Apps help families access medical care

Tap Medical and goEvisit are two new, innovative ways to seek care



As many as one-quarter of Quebecers do not have a family doctor. And even if you’re lucky enough to have one, it isn’t always easy to get an appointment. Thankfully, new apps and online services are emerging on the scene to try and make seeing a doctor as easy as calling a taxi or booking a flight.

Two made-in-Canada medical apps, in particular, are becoming popular in the Montreal area, Tap Medical and goEvisit. Both are available on Apple and Android and are free to download and use, with appointment fees covered by a patient’s provincial health care plan.

Tap Medical (tapmedical.ca), founded by Montreal surgeon Tsafrir Vanounou, helps patients find an appointment with a doctor, specialist or paramedical specialist such as a physiotherapist or massage therapist.

Instead of waiting on hold for the receptionist to book an appointment, patients can see a list of available appointments online, and can select the booking that suits their schedule. The database currently includes only Montreal-area clinics and hospitals, but Vanounou said the list is expanding into outlying areas too, such as Lac St. Jean and Laval. His goal is to grow the list of participating clinics within Quebec and then expand across Canada.

As a physician himself, Vanounou said he designed the platform to prioritize consistency of care.  Patients with no family doctor, or who can’t get a timely appointment with their family doctor, can search a list of clinics offering walk-in and emergency care. Patients can also search for medical specialists.

Vanounou, who is also an assistant professor at McGill’s Gerald Bronfman Department of Oncology, said he hadn’t intended on entering the app-development business. But after hearing so many of his patients complain about the difficulty they had booking appointments and finding specialists, he decided to step in and fill the need.

“We want this to be a clearing house for health care so Montrealers only have to go to one site to find what they need,” Vanounou said. “We’re trying to build a health care hub.”

For patients with minor illnesses, online medical consultations are also becoming a popular option. In Montreal, families can use goEvisit (goevisit.com) to consult a licensed medical practitioner without ever leaving home. Consultations take place over the phone, Skype or FaceTime.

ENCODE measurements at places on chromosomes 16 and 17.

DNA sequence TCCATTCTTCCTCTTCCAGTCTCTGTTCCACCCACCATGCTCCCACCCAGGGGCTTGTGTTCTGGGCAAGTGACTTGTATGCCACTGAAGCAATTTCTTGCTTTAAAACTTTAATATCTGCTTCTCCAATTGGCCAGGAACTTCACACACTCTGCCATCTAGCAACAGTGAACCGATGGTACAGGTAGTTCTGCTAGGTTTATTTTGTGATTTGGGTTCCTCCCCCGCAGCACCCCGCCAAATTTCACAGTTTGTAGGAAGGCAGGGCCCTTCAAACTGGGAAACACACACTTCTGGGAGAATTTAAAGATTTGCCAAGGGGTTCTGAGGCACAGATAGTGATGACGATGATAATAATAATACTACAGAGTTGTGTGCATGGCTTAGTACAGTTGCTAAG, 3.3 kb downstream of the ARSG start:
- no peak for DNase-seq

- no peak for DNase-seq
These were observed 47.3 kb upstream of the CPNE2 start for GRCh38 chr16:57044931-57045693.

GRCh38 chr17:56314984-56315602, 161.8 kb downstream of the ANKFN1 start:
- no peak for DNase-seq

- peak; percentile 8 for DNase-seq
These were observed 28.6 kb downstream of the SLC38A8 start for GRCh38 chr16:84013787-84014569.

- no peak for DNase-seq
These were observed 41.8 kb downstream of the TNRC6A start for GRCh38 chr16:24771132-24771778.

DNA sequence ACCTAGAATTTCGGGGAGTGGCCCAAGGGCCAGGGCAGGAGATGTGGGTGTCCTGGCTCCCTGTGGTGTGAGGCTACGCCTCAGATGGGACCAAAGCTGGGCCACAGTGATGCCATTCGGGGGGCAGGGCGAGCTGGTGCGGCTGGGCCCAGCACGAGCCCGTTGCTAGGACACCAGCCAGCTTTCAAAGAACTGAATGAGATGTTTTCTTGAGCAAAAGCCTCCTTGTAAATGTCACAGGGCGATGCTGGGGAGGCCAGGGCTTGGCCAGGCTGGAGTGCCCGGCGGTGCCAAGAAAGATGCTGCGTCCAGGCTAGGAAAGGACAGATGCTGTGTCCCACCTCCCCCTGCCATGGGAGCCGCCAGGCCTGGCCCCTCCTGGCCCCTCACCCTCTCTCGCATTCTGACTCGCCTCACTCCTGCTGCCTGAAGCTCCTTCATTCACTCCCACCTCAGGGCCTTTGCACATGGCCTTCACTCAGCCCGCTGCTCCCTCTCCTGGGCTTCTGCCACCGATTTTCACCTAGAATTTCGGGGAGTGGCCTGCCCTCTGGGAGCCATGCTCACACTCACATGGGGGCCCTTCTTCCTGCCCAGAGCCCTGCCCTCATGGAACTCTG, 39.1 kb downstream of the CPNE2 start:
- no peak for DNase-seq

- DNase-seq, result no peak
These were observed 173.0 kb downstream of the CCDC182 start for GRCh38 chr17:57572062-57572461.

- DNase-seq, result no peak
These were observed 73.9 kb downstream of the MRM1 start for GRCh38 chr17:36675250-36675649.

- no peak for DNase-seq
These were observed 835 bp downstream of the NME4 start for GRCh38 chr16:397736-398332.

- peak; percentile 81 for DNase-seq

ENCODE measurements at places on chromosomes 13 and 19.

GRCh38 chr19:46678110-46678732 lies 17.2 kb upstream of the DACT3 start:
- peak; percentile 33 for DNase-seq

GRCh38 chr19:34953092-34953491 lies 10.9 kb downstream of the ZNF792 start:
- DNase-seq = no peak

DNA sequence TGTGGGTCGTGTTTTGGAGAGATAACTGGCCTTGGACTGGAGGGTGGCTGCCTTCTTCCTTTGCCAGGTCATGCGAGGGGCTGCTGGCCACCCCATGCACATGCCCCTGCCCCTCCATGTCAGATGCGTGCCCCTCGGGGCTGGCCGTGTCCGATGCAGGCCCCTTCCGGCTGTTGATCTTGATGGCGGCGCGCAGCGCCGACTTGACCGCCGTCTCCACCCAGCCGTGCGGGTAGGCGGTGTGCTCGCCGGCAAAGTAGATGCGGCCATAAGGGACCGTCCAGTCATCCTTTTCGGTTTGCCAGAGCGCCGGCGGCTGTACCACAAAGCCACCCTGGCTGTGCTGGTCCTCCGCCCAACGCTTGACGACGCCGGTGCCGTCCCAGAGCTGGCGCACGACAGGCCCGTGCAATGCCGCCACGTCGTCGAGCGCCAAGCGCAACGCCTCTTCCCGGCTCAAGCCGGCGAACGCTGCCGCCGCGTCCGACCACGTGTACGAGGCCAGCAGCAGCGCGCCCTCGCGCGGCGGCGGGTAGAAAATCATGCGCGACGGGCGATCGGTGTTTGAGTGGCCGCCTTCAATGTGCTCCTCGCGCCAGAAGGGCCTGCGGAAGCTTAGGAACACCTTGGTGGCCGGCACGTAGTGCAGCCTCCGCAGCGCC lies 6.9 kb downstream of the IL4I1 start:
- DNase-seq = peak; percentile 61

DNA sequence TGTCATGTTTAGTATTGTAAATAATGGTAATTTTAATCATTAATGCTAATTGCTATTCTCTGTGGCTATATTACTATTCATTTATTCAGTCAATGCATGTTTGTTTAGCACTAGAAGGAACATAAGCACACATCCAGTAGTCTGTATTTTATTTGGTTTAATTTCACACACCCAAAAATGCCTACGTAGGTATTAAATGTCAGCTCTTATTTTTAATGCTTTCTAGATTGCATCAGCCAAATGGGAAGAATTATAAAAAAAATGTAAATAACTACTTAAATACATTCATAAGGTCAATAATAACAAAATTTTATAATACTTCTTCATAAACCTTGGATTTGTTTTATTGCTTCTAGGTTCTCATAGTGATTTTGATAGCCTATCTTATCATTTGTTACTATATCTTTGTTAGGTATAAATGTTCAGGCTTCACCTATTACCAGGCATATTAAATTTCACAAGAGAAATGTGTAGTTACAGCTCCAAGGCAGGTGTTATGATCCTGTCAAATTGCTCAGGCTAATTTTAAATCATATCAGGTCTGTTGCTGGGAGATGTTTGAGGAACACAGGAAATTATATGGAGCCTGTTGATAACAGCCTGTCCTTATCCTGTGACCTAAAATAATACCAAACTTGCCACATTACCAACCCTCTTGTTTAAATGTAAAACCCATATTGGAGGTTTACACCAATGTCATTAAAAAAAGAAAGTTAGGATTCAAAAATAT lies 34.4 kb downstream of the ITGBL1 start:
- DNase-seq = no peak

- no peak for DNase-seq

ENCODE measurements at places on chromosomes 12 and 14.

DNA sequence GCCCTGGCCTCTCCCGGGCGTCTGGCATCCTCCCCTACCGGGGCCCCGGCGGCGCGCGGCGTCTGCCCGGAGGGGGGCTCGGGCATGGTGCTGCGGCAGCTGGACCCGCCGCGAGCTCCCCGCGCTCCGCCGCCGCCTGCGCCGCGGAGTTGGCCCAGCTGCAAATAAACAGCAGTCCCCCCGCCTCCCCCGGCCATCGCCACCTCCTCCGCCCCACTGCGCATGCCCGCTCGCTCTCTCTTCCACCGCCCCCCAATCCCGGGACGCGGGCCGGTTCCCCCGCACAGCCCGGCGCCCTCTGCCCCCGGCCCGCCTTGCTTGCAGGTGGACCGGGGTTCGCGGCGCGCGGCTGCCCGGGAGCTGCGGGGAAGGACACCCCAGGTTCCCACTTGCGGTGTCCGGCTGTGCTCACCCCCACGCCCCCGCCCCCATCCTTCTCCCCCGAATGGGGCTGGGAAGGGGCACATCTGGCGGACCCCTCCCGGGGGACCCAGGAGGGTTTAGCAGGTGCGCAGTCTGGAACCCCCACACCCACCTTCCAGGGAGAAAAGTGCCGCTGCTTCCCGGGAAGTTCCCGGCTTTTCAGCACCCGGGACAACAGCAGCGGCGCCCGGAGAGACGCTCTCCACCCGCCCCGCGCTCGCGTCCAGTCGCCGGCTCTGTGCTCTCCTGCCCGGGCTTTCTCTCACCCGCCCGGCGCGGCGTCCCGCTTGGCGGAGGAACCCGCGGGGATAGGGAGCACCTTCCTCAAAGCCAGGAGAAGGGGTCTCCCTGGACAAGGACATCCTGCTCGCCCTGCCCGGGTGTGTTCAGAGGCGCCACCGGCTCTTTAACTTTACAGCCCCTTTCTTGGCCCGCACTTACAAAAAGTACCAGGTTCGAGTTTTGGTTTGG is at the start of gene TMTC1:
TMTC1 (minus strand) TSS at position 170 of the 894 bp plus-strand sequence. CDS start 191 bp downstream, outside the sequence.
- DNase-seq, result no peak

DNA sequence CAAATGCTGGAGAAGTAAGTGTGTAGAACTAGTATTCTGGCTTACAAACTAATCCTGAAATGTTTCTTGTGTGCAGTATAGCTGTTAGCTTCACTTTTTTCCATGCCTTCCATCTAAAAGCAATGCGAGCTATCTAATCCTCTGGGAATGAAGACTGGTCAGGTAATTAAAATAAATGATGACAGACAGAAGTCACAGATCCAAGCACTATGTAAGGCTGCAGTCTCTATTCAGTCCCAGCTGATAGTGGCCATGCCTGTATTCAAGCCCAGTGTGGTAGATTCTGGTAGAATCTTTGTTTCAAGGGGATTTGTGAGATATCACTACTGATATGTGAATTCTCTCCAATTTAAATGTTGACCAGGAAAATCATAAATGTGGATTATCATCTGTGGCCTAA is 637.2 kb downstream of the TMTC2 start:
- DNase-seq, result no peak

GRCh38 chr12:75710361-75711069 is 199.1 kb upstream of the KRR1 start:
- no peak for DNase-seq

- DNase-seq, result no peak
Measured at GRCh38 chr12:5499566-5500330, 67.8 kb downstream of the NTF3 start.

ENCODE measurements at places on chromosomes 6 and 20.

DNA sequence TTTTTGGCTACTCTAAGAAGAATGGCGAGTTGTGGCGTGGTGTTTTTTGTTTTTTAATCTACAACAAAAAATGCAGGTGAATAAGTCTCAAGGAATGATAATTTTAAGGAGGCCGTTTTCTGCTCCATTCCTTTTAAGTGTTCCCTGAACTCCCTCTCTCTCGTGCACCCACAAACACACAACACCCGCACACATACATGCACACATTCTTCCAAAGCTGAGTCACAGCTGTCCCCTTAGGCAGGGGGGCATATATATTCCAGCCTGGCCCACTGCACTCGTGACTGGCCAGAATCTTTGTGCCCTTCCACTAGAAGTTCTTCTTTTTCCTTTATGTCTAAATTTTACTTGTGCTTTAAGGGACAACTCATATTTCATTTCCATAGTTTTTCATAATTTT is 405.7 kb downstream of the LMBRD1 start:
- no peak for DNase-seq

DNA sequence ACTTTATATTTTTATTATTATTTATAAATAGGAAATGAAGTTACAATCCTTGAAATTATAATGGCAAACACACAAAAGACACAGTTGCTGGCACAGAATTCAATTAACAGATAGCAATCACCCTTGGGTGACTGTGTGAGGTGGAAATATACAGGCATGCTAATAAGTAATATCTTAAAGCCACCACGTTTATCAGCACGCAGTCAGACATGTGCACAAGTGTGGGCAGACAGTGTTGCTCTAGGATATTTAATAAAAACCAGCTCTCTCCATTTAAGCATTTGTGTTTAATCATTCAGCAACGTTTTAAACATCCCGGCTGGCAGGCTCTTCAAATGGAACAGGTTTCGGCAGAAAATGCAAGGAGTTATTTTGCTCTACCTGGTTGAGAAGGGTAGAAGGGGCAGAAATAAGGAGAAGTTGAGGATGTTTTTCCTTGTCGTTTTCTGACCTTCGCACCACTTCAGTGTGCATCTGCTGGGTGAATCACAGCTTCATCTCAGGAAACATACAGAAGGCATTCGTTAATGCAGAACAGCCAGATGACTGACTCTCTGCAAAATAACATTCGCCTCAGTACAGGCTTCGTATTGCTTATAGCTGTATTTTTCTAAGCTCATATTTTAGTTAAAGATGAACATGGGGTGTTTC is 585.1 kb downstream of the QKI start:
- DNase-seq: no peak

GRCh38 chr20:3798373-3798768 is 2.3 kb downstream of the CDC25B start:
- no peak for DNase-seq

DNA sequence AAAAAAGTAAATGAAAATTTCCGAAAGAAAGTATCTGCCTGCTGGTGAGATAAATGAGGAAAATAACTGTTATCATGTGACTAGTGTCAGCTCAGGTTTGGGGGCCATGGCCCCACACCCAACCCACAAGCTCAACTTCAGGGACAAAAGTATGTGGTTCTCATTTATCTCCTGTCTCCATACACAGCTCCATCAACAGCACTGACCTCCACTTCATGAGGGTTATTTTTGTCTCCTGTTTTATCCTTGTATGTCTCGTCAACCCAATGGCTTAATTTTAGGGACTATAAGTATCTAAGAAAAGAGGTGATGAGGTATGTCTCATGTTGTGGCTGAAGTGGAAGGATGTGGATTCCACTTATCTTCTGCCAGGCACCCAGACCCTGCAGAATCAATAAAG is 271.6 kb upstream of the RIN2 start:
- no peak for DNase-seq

According to Chief Operating Officer Liz Bryant, the service doesn’t replace a relationship with a family doctor, but it does provide near-instant access to care for episodic illnesses that can be safely and effectively treated using virtual practice guidelines.

“Seventy per cent of people in ERs in Canada don’t need to be there, but they have nowhere else to go,” Bryant said. “It’s not that people want to sit there, it’s that they don’t have a family doctor or someone else to turn to when they’re ill.”

Unlike provincially run nurse lines like Quebec’s Info-Santé, which can only offer patients advice on how to treat the illness at home, goEvisit’s doctors can diagnose and prescribe medication or other treatment.

Bryant said this system can be used to diagnose and treat about 80 minor conditions, including acne, allergies, back pain, cold or flu, constipation, ear/eye infections, headache, pink eye, rash, sore throat, stomach ache and vomiting.

Doctors will first assess if a patient’s condition can be diagnosed without an in-person consultation. If so, they may recommend home remedies, over-the-counter medication or prescribe antibiotics or other medication. If a prescription is required, goEvisit’s doctors can send it to the patient’s pharmacy of choice or arrange for it to be mailed the following business day. The service cannot be used to obtain a prescription for controlled drugs such as opiates or medical marijuana.

An upgrade to the system coming in May will expand the list of treatable conditions to more than 300 illnesses. Bryant said all medical information provided to the service is stored in Ontario in a private cloud network, and all providers must comply with federal and provincial regulations, including the Canada Health Act.

Bryant noted that goEvisit has a 97 per cent satisfaction rate among patients, and is extremely popular in Quebec. She said about a quarter of callers in any given month are coming from la belle province. “This a wonderful alternative for caring for minor illnesses without having to access a family doctor,” Bryant said. 

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